4. Bacteria in Cancer Therapy
Cancer is not an infectious disease, that is, it does not transmit from person to another, but microorganisms play an important role increasing the chance of infection. Cancer causes many physical and psychological problems for the affected patients and their families, in addition to increasing state expenses. For these reasons, estimating these novel treatments in clinical circumstances is of great importance. Treatment of cancers by conventional therapies including surgery, chemotherapy, radiotherapy, and new therapies comprising immunotherapy has increased the survival among patients. All of these therapies fight against cancer by inducing the immune system by release of inflammatory cytokines to make the immune system strong and capable of eliminating the tumors . But, these therapies of cancers are difficult because there are several problems including the volume, site, stage, metastasis of tumor tissue, and nonspecific toxicity toward the normal cells. On the other hand, emerging resistance from long time exposed to conventional therapies reduces the effectiveness of chemotherapy, radiotherapy, and immunotherapy and finally losing the control of tumor . The late stage of cancer that is sensitive to the conventional therapies becomes resistant later. Cancer vaccines and biological therapies are helpful to tumor cells in addition to conventional therapies, because they are characterized by less toxicity and specific targeting of tumor cells .
4.1. Bacteria Stimulate the Immune Response
Microbiota is an important factor in the progression the immune response. The interaction between the human body and resident microbiota is well balanced in healthy individuals, but its breakdown can lead to several diseases . Stimulating inflammation as a result of the immune response promotes bacterial transmission to neoplastic tissue, which in turn promotes the production of inflammatory cytokines and subsequently leads to the development of tumor growth . The cells of the innate immune system are located in the front of the microbiome host. These cells can sense the microorganisms or their metabolic products, translate signals into host physiological responses, and regulate microbial ecology. Distractions may contribute to the communication between the innate immune system and intestinal microbes in complex diseases .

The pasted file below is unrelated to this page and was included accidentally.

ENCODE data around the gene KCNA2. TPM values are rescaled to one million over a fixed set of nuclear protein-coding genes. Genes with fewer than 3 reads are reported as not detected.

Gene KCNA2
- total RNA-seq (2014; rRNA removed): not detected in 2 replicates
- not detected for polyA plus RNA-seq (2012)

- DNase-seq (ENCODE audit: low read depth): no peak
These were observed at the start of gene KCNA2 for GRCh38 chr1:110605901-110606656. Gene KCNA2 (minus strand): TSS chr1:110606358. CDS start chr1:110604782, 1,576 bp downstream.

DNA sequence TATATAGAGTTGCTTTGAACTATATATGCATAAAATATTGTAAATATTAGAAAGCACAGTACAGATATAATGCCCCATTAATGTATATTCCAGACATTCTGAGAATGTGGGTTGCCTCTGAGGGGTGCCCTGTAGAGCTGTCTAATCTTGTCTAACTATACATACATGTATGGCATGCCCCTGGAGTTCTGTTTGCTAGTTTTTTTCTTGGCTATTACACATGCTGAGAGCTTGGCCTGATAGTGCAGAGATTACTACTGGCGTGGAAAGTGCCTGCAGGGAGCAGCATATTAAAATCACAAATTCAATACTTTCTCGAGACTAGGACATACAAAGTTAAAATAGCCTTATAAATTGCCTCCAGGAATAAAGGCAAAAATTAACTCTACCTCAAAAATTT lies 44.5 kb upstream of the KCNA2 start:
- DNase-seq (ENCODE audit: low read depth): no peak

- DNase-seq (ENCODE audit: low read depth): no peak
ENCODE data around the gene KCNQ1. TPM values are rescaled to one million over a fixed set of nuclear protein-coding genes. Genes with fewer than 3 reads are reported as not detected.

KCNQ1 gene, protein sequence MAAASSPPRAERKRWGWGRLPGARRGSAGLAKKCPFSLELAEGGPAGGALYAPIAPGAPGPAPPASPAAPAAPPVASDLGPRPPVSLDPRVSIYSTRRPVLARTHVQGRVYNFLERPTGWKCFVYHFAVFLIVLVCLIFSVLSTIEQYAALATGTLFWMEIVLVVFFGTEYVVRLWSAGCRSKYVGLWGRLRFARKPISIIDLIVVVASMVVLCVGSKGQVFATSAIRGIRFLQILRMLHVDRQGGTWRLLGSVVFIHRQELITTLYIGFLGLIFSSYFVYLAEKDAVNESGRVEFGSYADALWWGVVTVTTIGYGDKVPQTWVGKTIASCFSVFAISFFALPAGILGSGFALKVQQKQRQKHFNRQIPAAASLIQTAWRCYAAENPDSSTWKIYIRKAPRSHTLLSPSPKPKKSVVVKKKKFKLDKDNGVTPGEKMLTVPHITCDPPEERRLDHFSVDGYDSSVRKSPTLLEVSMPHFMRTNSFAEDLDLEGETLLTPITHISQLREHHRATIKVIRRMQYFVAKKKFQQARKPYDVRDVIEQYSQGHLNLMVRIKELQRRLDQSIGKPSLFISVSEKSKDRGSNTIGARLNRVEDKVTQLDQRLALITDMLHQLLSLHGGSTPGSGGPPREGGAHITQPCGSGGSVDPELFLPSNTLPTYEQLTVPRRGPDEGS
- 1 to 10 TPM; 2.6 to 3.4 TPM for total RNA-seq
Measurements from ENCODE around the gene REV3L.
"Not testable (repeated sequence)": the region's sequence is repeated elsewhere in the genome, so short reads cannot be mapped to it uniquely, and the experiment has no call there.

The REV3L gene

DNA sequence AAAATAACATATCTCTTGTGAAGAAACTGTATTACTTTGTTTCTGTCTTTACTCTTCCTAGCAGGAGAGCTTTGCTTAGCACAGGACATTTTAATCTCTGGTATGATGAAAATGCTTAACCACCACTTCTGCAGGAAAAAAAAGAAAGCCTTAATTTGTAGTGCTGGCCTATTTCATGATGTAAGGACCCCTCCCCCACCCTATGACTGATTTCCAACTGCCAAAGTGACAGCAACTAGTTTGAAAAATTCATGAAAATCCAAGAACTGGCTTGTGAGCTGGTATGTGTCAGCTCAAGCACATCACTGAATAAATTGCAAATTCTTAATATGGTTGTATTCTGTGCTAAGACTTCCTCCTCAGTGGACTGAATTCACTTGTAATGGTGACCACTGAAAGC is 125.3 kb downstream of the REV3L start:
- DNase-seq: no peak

For more than a century, efforts have focused primarily on amplifying the mechanisms of immune activation that humans use to eliminate invaders such as viruses and bacteria. An “immune enhancement” strategy often leads to rare objective responses and repeated immune-related adverse events (irAEs) .
Microbiota affects local and systemic infections. Inflammation contributes to the development and treatment of cancer, but it is still not clear whether opposing bacteria affect the inflammation in the sterile tumor microenvironment. Thus, the optimal immune response for cancer therapy requires commensal microbiota whose effects are mediated by modifying myeloid-derived cell functions in the cancer microenvironment . Bacteria are regarded as antitumor agents through salvation of tumor cells by depletion of required nutrients  and enhancement of immune system by different mechanisms including activation of the inflammasome, for example, Salmonella typhi activates the pathway of inflammasome by breaking down the signals from tumor cells , T cell responses and release of CD4, CD25 and CD8 such as E. coli are able to degrade of tumor cells by induce to production of T cell and release of CD8 , release of TNF-α induced by Salmonella enterica could degrade the tumor cells via the initiation of blood flow into tumors .Salmonella enterica is a facultative anaerobic bacterium characterized by its ability to colonized and proliferate inside the macrophage and dendritic cells, therefore used for vaccination . Previous studies showed that antigens of Helicobacter pylori activate the NK cells to secrete IFN-γ. There is also a noticeable synergistic effect in NK cells stimulated by bacterial lysate and low levels of IL-12, which is the cytokine produced by macrophages and dendritic cells in the stomach infected with H. pylori, which causes at least half of the gastric cancers .